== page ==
Normally, a condition of substantial compressive stress in the surface of the steel is preferred. If, for example, a compressive stress of about 10,000 psi exists in the surface layer of a hammer rod, and a hammer rod in normal usage is subject to momentary loads of about 50,000 psi tensile, or more, the net stress in the steel surface will be only about 40,000 psi tensile. If the hammer rod or other part is subjected to an abnormally large stress, as for example which may occur when a forge blank is located off center, the part, such as a hammer rod, may be subjected to momentary tensile stress overloads of great magnitude which, if at all possible, should be counteracted to the extent possible by the presence of a residual compressive stress in the steel.

For hammer rods and, indeed, nearly all of the other specified uses, a fine grain steel is essential to satisfactory performance. The term "fine grain" is used in its ordinary sense as understood in the trade today, namely, a grain size of 5 or finer as defined by the well known ASTM Standards.

In order to achieve the fine grain required by the demanding uses to which the steel of the present invention is subjected, V or Al, or a combination of V and Al should advantageously be employed.

If V is used to the exclusion of Al, a minimum of about 0.04 V should be present. The maximum V in this event should be no greater than about 0.08, or at most about 0.10, since V, if present in quantities above the aforementioned levels, will, in this steel, have no significant effect on grain size.

If Al is used to the exclusion of V, a minimum of about 0.030 Al should be present. The maximum Al in this event should be no greater than about 0.10, since any quantity of Al from about 0.030 up to and including 0.10 will inevitably yield the desired grain size effect. If Al substantially in excess of 0.10 is present, eventually a tendency to grain coarsening can set in. Also, a tendency toward greater non-metallic inclusions exists which affects surface notch toughness.

It should also be understood that a combination of V and Al may be used to achieve the desired grain size effect. In this event, no specific relationships can be formulated since exact proportionality limits are exceedingly difficult to define. The skilled steel maker will know for example that if his melt tests out at about 0.02 V, at least about 0.025 Al should be present to achieve the desired grain size.

A minimum amount of S is believed to be advantageous in the control of non-metallics, although the exact physical and chemical effects attributable to substantial quantities of S cannot be predicted with absolute accuracy. It is believed however that S may have the tendency to envelop the non-metallics. The consequent reduction of the deleterious effects on fatigue results from a lack of sharp edges attributable to Al.sub.2 O.sub.3 inclusions and other similar non-metallics. The exact effect is believed, to some degree at least, to be attributable to conversion of the sharp edges to a more spheriodized form of inclusion.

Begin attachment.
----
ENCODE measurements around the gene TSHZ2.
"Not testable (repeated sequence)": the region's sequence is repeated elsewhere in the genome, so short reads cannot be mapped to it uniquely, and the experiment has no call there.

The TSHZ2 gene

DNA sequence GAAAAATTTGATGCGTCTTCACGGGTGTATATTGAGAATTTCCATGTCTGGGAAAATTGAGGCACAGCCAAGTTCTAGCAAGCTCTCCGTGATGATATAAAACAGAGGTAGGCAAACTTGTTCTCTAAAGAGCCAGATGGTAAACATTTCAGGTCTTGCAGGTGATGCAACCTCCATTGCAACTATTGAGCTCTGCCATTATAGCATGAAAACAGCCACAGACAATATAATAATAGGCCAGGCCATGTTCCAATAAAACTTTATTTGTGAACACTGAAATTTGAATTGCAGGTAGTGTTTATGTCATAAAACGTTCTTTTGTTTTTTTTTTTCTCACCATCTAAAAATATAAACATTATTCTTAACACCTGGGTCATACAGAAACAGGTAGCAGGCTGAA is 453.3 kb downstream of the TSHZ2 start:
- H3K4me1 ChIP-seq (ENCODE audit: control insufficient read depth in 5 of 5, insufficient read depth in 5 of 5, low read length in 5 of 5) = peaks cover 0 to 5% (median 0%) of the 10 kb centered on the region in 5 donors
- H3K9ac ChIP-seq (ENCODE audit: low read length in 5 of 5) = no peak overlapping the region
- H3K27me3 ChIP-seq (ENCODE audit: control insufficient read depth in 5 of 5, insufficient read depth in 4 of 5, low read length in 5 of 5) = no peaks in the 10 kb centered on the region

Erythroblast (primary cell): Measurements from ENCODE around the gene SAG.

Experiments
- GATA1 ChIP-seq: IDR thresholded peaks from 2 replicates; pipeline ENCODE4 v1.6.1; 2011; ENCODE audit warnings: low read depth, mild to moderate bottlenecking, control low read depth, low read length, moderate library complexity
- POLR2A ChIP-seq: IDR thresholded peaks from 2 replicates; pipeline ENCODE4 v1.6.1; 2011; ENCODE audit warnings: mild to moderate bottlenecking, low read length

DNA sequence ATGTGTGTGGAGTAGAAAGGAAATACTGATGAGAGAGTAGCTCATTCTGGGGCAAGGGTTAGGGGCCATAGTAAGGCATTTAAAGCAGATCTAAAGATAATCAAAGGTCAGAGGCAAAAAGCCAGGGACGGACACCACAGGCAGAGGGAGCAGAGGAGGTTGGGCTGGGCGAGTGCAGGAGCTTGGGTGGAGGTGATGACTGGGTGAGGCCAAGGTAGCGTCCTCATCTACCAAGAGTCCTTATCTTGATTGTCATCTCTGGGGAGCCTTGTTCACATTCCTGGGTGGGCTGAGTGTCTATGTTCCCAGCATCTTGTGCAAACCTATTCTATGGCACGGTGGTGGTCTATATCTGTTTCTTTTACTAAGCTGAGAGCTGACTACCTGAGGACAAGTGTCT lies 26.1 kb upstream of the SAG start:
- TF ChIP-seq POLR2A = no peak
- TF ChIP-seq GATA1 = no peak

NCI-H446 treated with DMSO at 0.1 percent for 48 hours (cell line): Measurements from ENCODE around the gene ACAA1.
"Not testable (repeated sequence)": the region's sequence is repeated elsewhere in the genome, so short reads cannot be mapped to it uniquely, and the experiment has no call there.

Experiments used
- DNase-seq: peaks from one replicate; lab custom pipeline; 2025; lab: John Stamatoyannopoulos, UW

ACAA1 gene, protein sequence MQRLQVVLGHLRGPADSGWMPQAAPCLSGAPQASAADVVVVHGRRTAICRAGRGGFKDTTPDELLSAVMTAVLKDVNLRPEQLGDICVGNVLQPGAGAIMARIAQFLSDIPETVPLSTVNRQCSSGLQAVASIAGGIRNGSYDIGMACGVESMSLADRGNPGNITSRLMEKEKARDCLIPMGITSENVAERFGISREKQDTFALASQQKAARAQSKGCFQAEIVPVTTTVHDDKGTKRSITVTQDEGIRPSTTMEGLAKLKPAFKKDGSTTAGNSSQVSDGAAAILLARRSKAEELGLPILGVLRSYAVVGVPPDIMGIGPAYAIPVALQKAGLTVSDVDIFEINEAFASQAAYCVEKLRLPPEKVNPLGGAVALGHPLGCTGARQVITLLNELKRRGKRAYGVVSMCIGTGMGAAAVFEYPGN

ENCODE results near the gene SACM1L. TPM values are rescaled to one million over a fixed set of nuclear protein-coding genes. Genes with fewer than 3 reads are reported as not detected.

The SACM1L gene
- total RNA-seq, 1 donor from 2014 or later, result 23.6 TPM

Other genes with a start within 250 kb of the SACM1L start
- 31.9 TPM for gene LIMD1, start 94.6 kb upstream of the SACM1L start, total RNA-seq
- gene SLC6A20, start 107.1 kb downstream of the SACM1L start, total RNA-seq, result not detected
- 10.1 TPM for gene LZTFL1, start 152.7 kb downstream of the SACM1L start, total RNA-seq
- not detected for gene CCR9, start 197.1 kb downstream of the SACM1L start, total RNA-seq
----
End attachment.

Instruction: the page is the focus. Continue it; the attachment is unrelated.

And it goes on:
Hydrogen should be present in an amount no greater than about 2.5 ppm in order to avoid failure in service due to hydrogen embrittlement.

Oxygen is maintained at 50 ppm or less to ensure a low final inclusion content. Final oxygen contents in this range require specialized and carefully controlled melting conditions so that failure in service will not result because of cracks which propagate from inclusions attributable to a high oxygen content.

A typical fabrication cycle from which a hammer rod is formed will be as follows.

A heat of steel is melted in in an electric furnace, preferably under a single slag process. Thereafter the heat may be tapped into a treatment vessel, such as a conventional ladle, and transported to a vacuum treatment station. At the vacuum treatment station the heat is subjected to the combined effects of vacuum, gas purging and electric arc heating, all as more fully described in U.S. Pat. Nos. 3,236,635; 3,501,289; 3,501,290; and 3,635,696, the descriptions of which are incorporated herein by reference.

Following treatment at the aforementioned vacuum treatment station, which may include refining for sulphur control if desired or required, the melt is then argon teemed to prevent further oxide formation into a suitable receptacle, such as an ingot mold.

After stripping and cooling and conventional heat treatment, the ingot is double converted. In the double conversion process an ingot of, for example, about 34 inches square may be forged to a cog size of about 14 inches square. Thereafter the cogged ingot may be conditioned, as by torching off bad surface areas. Following conditioning, the ingot may be forged to final size, such as rod diameters of as small as 41/2 inches. If equipment is available, the ingots should be bottom poured to minimize surface imperfections, and thereby decrease conditioning requirements. If bottom pouring, or up-hill teeming is employed, argon teeming and double conversion may be eliminated.

In the event a case hardened product is desired, the rod or other part, after forging to size and heating, may be hardened vertically in a quench system substantially as described in co-pending applicaton Ser. No. 200,393 which application is assigned to the assignee of the instant application. A depth of case of about one-half inches and a hardness of close to 50 Rc may be obtained.

A typical and preferred composition of a hammer rod which has been produced by the above described process is as follows:

C -- 0.19;

mn-- 0.70;

Si-- 0.25;

P -- 0.025 max.;

S -- 0.025 max.;

Ni-- 1.00;

Cr-- 1.00;

Mo-- 0.25

together with:

V-- 0.04 in the absence of Al, or

Al-- 0.030 in the absence of V, or

A combination of V plus Al sufficient to yield a grain size of 5 ASTM;

1.7 h.sub.2 ppm;

O.sub.2 35 ppm.

Although a preferred embodiment of the invention has been described, it will be understood that the foregoing description is intended to be exemplary and not definitive. Accordingly it is intended that the scope of the invention be defined, not by the scope of the foregoing description, but rather by the foregoing description as interpreted in light of the pertinent prior art.